A Pediatric Case of Ketosis-Prone Type 2 Diabetes Requiring Insulin Therapy

It is assumed that most patients presenting with diabetic ketoacidosis (DKA) or ketosis have type 1 diabetes. However, some patients subsequently develop clinical and metabolic features of type 2 diabetes despite presenting with DKA. This clinical presentation is recognized as ketosis-prone type 2 diabetes (KPD) [1]. Most cases of KPD occur in adults, and the typical clinical course is that patients are often able to wean off insulin therapy after initial treatment. [2]. Little has been reported on KPD in children, and the clinical course of childhood-onset KPD is not well understood [3,4]. We report a pediatric case of ketosis-prone type 2 diabetes requiring insulin therapy with four years of follow-up.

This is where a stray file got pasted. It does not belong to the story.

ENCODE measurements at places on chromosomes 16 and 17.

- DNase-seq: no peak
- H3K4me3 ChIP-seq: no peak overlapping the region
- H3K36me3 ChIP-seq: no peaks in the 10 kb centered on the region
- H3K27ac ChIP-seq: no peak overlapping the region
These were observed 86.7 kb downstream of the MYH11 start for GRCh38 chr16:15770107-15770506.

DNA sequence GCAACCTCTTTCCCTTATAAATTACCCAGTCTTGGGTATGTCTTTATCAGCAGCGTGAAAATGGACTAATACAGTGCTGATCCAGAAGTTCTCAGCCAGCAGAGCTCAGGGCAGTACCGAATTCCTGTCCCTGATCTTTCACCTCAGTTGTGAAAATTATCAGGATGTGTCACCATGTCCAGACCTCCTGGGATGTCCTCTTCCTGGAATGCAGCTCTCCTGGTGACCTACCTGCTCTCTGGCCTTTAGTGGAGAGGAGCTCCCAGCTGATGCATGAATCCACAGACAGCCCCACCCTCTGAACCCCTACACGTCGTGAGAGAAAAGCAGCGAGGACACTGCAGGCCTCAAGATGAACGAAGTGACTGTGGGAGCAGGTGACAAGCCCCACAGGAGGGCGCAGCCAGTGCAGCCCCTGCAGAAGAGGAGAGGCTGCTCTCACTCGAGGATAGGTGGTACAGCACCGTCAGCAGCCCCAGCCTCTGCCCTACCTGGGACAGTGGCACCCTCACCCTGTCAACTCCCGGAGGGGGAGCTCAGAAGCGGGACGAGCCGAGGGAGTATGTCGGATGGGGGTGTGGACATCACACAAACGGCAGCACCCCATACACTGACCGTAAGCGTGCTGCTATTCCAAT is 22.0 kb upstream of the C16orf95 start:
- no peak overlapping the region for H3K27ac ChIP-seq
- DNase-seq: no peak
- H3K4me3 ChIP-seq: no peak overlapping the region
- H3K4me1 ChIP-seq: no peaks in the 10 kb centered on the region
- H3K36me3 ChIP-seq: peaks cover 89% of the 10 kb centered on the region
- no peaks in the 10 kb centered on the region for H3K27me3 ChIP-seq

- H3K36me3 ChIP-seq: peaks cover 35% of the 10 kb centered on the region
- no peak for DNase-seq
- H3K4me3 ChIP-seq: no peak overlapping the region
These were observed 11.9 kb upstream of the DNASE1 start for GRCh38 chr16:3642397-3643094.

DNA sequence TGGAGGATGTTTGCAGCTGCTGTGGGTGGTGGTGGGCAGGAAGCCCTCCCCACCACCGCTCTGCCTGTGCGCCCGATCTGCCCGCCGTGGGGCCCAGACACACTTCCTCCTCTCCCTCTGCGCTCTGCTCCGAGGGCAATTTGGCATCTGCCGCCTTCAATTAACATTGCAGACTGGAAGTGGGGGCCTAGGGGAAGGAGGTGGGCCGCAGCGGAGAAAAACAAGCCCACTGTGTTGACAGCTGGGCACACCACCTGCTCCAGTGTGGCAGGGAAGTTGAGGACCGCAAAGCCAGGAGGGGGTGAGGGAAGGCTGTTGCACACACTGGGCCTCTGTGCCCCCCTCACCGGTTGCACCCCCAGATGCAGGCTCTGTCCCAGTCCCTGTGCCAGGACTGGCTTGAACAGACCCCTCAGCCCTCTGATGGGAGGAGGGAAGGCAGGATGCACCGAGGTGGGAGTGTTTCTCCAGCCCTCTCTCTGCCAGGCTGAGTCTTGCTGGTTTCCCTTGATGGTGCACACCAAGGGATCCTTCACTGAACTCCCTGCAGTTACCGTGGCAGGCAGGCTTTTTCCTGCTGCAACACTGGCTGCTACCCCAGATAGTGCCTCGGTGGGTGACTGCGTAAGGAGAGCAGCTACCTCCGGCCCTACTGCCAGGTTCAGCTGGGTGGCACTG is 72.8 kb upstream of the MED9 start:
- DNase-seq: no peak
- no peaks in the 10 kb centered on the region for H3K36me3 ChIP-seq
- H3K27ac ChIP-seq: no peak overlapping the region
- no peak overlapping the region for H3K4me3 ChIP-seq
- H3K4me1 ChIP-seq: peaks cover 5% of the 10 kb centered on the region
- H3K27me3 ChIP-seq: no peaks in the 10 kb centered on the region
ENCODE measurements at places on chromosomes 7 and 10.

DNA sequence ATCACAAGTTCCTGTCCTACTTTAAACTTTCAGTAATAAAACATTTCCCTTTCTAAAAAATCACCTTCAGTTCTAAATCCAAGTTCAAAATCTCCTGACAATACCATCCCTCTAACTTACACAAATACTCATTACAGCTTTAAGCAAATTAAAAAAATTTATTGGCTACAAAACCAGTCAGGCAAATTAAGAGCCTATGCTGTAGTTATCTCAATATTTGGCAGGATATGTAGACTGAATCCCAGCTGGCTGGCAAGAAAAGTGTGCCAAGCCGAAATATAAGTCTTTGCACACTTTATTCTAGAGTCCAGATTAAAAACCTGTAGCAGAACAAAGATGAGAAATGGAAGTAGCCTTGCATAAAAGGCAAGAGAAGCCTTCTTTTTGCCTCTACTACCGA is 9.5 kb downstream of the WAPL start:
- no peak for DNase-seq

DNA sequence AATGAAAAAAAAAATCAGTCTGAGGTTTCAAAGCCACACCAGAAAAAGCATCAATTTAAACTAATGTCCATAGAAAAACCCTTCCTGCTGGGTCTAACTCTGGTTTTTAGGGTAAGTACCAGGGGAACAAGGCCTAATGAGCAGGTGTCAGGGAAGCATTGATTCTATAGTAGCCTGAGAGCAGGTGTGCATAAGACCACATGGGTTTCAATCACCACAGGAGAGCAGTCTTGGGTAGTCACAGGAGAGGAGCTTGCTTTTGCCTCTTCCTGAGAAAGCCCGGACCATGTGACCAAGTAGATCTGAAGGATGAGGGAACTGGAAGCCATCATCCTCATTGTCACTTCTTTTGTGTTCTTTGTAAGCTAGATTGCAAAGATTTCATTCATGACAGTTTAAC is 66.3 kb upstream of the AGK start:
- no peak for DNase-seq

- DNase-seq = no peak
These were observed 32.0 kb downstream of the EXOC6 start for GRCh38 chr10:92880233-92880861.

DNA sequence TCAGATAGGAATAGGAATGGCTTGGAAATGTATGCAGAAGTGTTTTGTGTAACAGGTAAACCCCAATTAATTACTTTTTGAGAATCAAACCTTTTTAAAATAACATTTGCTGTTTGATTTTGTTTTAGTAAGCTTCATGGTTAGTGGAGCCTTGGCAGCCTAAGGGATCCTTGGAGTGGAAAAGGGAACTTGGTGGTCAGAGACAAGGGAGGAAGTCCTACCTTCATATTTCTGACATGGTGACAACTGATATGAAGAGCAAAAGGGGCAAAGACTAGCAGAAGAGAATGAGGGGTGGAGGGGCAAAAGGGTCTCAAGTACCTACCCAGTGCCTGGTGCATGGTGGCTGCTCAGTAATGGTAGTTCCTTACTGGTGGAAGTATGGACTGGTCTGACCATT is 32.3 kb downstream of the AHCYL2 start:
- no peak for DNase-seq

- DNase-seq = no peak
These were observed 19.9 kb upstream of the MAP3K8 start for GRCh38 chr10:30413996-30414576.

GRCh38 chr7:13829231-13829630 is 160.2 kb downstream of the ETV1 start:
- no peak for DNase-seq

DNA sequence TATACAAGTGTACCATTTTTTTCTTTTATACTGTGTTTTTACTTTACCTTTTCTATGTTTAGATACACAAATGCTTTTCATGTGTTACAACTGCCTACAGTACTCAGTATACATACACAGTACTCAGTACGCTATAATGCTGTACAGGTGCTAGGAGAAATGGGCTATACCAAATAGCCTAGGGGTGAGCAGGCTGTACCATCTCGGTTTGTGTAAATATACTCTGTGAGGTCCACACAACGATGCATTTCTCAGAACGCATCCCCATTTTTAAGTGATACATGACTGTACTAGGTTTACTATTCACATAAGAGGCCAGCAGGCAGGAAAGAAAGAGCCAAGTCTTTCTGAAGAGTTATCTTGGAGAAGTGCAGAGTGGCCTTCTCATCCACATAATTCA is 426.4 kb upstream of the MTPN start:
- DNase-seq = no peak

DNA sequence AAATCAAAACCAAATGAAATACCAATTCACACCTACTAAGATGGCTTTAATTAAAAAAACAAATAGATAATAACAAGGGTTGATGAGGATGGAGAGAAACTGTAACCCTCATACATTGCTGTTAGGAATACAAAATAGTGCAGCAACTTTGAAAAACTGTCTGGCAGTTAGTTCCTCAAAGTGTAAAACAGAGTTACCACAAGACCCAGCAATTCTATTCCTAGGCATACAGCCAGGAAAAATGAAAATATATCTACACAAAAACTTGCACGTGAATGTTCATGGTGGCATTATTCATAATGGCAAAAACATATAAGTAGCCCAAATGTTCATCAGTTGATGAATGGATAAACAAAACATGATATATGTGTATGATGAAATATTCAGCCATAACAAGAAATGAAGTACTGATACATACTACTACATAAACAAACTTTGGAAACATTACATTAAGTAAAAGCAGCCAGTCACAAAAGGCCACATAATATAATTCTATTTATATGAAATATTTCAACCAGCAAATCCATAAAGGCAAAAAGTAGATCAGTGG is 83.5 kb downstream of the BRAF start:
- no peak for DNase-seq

A 12-year-old male experienced polydipsia for one month along with fatigue, nausea, and poor appetite that had persisted for several days. He also experienced rapid weight loss from 75.6 kg (BMI: 25.6 kg / m2) to 65.4 kg within three weeks. He was admitted to our hospital with a complaint of a stomachache. On admission, he had a temperature of 98.2 ° F, blood pressure of 100/68 mmHg, a pulse of 91 beats per minute, and oxygen saturation of 100% on room air. On physical examination, consciousness is clear, and chest and abdomen findings were unremarkable. There was acanthosis nigricans in his armpits and neck. He had a family history of diabetes. His mother had a history of gestational diabetes, and his older stepbrother was diagnosed with type 2 diabetes at 21 years of age. His initial laboratory data on admission are shown in Table 1.

Laboratory test Value Reference
Complete blood count
White blood cell count 12,610 / µL 4,000–10,700 / µL
Hemoglobin 18.7 g / dL 12.2–15.7 g / dL
Hematocrit 56% 35.8% –48%
Platelets 32.6 × 104/ µL 18–44 × 104/ µL
Blood chemistry